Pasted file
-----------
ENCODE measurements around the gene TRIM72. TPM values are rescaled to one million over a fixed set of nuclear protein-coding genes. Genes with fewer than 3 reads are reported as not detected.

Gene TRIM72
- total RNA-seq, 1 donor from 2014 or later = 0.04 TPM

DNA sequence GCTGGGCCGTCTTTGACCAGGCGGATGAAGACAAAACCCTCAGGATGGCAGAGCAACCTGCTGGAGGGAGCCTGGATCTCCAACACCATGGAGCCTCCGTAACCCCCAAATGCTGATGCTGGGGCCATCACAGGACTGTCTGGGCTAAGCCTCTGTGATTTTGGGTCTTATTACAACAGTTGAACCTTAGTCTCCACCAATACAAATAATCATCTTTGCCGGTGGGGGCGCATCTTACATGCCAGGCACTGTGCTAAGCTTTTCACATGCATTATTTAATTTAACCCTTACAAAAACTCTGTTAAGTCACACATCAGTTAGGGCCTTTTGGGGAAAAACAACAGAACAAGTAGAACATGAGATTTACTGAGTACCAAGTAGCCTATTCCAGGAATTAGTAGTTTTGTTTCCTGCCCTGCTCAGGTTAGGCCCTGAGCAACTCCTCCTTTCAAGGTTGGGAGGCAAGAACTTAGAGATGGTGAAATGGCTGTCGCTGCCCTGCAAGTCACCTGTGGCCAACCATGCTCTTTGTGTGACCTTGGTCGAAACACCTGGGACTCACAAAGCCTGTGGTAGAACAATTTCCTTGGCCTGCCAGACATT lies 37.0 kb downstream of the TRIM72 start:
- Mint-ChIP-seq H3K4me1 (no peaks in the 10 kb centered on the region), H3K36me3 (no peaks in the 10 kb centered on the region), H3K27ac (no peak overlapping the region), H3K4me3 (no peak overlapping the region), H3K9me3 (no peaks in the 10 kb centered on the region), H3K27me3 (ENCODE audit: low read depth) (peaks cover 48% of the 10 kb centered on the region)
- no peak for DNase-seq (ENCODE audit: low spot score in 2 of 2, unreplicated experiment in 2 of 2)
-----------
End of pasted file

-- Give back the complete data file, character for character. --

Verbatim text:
ENCODE measurements around the gene TRIM72. TPM values are rescaled to one million over a fixed set of nuclear protein-coding genes. Genes with fewer than 3 reads are reported as not detected.

Gene TRIM72
- total RNA-seq, 1 donor from 2014 or later = 0.04 TPM

DNA sequence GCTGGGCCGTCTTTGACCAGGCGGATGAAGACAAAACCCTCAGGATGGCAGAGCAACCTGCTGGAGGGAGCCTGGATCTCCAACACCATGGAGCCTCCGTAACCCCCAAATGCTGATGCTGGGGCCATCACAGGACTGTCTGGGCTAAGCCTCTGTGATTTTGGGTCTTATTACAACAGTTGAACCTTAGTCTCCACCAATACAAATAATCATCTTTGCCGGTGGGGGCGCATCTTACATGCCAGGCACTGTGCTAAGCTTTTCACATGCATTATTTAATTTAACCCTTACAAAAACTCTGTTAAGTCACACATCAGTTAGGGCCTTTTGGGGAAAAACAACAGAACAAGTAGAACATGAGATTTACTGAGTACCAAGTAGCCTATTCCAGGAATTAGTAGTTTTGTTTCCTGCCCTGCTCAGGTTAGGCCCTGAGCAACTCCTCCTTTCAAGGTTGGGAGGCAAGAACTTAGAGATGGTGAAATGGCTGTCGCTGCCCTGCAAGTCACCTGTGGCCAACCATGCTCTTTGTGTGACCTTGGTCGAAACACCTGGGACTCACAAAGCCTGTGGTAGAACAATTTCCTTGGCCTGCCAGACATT lies 37.0 kb downstream of the TRIM72 start:
- Mint-ChIP-seq H3K4me1 (no peaks in the 10 kb centered on the region), H3K36me3 (no peaks in the 10 kb centered on the region), H3K27ac (no peak overlapping the region), H3K4me3 (no peak overlapping the region), H3K9me3 (no peaks in the 10 kb centered on the region), H3K27me3 (ENCODE audit: low read depth) (peaks cover 48% of the 10 kb centered on the region)
- no peak for DNase-seq (ENCODE audit: low spot score in 2 of 2, unreplicated experiment in 2 of 2)